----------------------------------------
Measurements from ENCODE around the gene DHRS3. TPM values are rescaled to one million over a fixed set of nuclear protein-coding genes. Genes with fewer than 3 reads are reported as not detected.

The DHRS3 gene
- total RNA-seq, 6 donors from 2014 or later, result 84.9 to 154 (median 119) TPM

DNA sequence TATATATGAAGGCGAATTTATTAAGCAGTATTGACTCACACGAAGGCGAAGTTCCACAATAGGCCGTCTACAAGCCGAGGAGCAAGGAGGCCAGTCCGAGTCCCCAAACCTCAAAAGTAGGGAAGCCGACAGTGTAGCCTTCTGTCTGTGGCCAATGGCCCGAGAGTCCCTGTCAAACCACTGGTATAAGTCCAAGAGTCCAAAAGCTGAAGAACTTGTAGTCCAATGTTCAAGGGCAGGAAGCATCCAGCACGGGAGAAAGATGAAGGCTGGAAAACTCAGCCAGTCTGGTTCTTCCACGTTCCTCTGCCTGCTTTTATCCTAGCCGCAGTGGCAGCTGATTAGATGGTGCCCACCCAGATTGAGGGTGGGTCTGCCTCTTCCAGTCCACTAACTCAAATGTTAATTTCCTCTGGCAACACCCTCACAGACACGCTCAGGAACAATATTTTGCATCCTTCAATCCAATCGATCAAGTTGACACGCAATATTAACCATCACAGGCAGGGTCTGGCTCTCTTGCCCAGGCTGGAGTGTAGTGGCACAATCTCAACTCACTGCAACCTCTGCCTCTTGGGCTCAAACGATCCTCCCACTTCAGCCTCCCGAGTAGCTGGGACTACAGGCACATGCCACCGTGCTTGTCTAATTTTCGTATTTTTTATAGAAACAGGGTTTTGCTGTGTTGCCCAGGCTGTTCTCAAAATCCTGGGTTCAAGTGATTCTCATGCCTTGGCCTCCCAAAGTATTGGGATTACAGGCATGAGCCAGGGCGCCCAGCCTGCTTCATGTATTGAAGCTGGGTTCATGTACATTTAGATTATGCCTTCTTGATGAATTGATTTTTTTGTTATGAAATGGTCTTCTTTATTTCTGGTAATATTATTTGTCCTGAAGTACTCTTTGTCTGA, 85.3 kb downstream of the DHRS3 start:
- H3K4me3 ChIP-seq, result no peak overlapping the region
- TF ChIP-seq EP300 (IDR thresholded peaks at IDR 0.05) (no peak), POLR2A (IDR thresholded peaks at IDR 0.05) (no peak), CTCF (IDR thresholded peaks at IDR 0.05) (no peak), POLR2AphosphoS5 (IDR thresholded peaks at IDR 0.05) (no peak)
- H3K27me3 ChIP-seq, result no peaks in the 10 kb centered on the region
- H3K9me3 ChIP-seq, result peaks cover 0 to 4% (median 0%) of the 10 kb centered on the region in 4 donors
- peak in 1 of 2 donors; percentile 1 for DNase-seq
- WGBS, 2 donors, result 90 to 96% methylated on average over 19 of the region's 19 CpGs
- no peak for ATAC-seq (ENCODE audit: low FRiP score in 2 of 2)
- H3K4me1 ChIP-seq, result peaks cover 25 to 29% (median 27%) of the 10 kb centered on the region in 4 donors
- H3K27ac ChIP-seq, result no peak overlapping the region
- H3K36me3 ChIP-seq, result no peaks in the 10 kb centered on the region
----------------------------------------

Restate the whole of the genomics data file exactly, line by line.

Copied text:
Measurements from ENCODE around the gene DHRS3. TPM values are rescaled to one million over a fixed set of nuclear protein-coding genes. Genes with fewer than 3 reads are reported as not detected.

The DHRS3 gene
- total RNA-seq, 6 donors from 2014 or later, result 84.9 to 154 (median 119) TPM

DNA sequence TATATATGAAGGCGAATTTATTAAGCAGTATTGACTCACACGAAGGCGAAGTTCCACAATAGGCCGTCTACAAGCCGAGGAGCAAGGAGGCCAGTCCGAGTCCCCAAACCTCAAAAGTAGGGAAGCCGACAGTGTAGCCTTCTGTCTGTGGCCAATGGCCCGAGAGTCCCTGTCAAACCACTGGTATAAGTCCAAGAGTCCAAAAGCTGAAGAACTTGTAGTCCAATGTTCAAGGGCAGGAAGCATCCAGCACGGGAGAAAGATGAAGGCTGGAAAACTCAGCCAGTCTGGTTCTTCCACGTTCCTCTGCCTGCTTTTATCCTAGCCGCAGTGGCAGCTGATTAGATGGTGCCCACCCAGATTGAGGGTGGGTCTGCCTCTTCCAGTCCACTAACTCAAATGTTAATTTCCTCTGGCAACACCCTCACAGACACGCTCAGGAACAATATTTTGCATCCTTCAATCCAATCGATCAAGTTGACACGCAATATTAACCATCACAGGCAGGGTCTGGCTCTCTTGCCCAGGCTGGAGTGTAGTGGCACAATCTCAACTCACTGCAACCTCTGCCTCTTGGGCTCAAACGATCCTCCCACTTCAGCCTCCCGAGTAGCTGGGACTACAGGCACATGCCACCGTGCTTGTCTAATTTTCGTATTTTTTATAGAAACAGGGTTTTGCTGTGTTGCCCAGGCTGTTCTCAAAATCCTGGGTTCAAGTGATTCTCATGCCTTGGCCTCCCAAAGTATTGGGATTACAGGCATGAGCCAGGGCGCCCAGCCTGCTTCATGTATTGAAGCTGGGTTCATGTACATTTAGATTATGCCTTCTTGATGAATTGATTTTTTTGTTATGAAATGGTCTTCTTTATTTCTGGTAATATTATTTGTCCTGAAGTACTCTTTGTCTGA, 85.3 kb downstream of the DHRS3 start:
- H3K4me3 ChIP-seq, result no peak overlapping the region
- TF ChIP-seq EP300 (IDR thresholded peaks at IDR 0.05) (no peak), POLR2A (IDR thresholded peaks at IDR 0.05) (no peak), CTCF (IDR thresholded peaks at IDR 0.05) (no peak), POLR2AphosphoS5 (IDR thresholded peaks at IDR 0.05) (no peak)
- H3K27me3 ChIP-seq, result no peaks in the 10 kb centered on the region
- H3K9me3 ChIP-seq, result peaks cover 0 to 4% (median 0%) of the 10 kb centered on the region in 4 donors
- peak in 1 of 2 donors; percentile 1 for DNase-seq
- WGBS, 2 donors, result 90 to 96% methylated on average over 19 of the region's 19 CpGs
- no peak for ATAC-seq (ENCODE audit: low FRiP score in 2 of 2)
- H3K4me1 ChIP-seq, result peaks cover 25 to 29% (median 27%) of the 10 kb centered on the region in 4 donors
- H3K27ac ChIP-seq, result no peak overlapping the region
- H3K36me3 ChIP-seq, result no peaks in the 10 kb centered on the region